50 years after “Dream,” loose ends are left untied
Advocates are trying to reduce the gap in health disparities between African-Americans and white Americans
August 25, 2013
This is one new front in the civil rights movement:
Walking groups are forming and health education classes are planned in Mount Auburn. At a Cincinnati festival, Bennie Lundy had his first prostate cancer test at age 55.
And in Colerain Township, when Jocelyn Storr turned 40, she looked at her scale and her father’s deteriorating health from a stroke and heart attack and decided to make a change.
As an African-American, she had resigned herself to a life of hypertension and weight struggles. Then she realized that she controlled her own health. So she started walking regularly, closely monitoring her portion sizes and sugar intake as well as that of her children and grandchildren. She has lost 30 pounds and gained energy to put into her event planning business.
“I didn’t want to end up like my dad, and I know how hard it is to change, so I wanted to give my kids and grandkids a head start,” said Storr, 43.
These actions embody the type of change that health advocates want more people of color to experience. The effort to reduce critical health disparities between African-Americans and white Americans is expanding locally and nationally and – on this, the 50th anniversary of the March on Washington for Jobs and Freedom – is increasingly seen as some of the unfinished business in the fight for racial equality.
The 1963 event stands as the pivotal moment of the civil rights movement, the day 50 years ago Wednesday that Martin Luther King delivered his “I Have a dream” speech on racial harmony. Other speakers that day called for jobs and a living wage for low-income people, particularly African-Americans.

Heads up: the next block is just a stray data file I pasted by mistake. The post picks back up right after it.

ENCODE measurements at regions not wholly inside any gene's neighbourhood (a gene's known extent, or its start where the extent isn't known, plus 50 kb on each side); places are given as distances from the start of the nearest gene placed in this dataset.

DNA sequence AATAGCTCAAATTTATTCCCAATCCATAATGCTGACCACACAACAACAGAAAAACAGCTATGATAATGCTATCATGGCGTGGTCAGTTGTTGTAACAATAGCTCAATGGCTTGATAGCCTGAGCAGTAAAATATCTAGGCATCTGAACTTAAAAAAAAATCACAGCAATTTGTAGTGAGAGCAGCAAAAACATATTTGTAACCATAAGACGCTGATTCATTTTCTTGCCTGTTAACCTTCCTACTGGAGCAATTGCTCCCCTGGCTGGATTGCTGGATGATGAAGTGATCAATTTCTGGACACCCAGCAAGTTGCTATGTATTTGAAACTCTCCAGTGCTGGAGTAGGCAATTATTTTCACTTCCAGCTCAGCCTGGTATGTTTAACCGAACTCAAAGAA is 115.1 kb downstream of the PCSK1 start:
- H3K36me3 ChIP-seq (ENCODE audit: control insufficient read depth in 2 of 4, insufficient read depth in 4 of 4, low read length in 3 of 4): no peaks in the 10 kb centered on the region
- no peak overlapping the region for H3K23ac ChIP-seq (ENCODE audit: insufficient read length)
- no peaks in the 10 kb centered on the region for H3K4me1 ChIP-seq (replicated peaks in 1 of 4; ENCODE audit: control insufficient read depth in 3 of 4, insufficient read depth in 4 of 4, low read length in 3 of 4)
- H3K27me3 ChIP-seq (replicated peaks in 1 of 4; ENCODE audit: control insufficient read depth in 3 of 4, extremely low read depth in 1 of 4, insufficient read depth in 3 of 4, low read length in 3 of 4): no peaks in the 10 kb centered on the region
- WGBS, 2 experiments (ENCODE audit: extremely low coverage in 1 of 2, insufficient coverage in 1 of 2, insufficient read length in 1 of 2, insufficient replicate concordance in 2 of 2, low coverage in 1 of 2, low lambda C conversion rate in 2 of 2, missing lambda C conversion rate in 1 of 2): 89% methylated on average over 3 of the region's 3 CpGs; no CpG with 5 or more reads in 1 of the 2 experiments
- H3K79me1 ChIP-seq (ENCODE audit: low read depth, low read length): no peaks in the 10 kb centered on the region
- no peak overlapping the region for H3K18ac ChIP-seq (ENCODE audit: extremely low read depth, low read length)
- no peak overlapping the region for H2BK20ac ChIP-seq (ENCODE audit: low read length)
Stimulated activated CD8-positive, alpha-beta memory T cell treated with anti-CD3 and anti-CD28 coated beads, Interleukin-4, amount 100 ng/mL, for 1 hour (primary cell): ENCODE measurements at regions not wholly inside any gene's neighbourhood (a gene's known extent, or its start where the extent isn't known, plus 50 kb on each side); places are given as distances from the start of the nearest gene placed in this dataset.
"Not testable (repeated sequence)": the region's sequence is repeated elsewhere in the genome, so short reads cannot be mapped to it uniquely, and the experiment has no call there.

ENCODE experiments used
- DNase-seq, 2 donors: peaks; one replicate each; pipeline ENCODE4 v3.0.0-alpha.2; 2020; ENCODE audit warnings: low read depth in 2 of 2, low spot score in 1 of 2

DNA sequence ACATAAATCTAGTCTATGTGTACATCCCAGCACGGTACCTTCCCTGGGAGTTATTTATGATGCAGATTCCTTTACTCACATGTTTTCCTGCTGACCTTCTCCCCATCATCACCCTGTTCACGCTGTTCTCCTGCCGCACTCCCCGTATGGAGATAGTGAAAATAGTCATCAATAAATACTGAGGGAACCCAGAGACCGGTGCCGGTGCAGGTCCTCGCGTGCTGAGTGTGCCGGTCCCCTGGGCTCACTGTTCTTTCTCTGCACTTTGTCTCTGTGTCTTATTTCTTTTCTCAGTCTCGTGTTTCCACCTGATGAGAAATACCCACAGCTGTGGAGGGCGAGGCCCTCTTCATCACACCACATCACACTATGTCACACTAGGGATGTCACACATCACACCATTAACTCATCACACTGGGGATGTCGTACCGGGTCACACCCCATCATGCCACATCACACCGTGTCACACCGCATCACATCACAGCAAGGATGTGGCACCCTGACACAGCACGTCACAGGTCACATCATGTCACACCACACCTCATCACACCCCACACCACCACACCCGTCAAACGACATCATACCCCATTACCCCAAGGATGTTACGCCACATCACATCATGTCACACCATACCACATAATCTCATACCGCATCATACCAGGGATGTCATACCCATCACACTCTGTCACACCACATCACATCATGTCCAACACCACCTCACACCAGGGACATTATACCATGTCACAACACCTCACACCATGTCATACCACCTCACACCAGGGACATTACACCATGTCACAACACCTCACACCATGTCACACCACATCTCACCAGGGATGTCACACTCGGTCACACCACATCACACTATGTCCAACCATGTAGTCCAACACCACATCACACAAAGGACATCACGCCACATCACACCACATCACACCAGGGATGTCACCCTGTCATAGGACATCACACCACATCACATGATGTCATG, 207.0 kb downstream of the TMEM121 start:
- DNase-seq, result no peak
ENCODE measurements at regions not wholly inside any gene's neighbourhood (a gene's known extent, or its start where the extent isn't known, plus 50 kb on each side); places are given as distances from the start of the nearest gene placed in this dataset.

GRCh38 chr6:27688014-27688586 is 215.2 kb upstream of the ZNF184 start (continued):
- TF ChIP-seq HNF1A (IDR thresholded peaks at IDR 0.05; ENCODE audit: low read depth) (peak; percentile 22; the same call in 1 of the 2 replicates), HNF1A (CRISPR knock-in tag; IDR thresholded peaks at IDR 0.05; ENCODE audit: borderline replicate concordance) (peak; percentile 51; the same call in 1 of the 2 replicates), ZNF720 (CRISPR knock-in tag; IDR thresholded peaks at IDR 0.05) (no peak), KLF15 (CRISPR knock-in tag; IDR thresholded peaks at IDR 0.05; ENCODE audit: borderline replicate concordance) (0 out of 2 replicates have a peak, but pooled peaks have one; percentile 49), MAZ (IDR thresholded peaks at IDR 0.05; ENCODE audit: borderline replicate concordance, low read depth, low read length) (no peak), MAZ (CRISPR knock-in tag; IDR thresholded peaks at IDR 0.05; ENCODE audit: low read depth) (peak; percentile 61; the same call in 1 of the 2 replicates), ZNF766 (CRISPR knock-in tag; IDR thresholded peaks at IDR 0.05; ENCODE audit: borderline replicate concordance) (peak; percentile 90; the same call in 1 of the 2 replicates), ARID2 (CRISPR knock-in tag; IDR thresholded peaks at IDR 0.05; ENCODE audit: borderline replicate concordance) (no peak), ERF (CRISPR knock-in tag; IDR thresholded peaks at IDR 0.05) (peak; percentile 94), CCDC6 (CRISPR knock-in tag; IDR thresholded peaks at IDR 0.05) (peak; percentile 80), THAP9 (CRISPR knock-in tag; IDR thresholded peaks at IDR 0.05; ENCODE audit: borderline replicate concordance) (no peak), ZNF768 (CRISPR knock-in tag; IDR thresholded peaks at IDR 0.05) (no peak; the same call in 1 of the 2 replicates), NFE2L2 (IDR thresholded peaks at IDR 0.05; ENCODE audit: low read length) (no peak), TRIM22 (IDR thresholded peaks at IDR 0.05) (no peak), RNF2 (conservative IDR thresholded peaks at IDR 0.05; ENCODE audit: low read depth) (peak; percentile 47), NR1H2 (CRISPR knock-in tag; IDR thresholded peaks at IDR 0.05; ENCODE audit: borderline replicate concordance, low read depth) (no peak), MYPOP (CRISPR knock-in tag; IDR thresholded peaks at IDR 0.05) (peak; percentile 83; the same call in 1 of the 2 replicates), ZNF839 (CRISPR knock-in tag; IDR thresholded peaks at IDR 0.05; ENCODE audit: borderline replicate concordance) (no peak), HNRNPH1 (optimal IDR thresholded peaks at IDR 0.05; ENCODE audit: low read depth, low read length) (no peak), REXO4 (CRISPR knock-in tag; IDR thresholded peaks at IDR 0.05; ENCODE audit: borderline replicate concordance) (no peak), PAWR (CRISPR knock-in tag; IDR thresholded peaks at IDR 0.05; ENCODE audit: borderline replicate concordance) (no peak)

As the anniversary renews attention on economic inequality, health disparity moves to the fore as well. African-Americans on average don’t live as long as whites. They have less access to private health care and healthy foods and are significantly more likely to suffer from an array of diseases and conditions, ranging from cancer and diabetes to high blood pressure and obesity.
“Health disparities certainly are a civil rights issue, and while each person has the responsibility to care for themselves by eating right and exercising, it is clear that African-Americans do not have equal access to health care,” said Bobby Hilton, senior pastor of Word of deliverance, Forest Park, and president of the Greater Cincinnati Chapter of the National Action Network, a civil rights group founded in 1991 by Al Sharp-ton and sponsor of the daylong march held Saturday in Washington.
The local National Action Network, along with the Baptist Ministers Conference and the Black Nurses Association of Greater Cincinnati, are among organizations supporting the local movement to narrow health disparities, led by the nonprofit Center for Closing the Health Gap.
“Everything else has been addressed – education, housing, jobs, voting rights – even though they’re not all fgured out,” said Dwight Tillery, Health Gap’s founder and president and a former Cincinnati mayor and councilman.
Health and economics are closely linked and, to some civil rights activists, inseparable.
“Social justice is what drives us,” said Noble Maseru, Cincinnati health commissioner. “If you start with food, shelter, and clothing, you have greater distribution of health.”
The disparity between blacks and whites is greater in Cincinnati than it is nationally. Several government and health industry reports quantify the disparities.
In 2002, the Institute of Medicine, part of the National Academy of Sciences, in its report “unequal Treatment,” said, “some evidence suggests that bias, prejudice, and stereotype on the part of health care providers may contribute to differences in care.”
In 2011, the u.S. Centers for disease Control and Prevention released its “Health disparities and Inequalities Report” that, in part, used data to show how people living in “lower socioeconomic circumstances are at increased risk” for serious disease and premature death, have reduced access to health care, and receive an inadequate quality of care.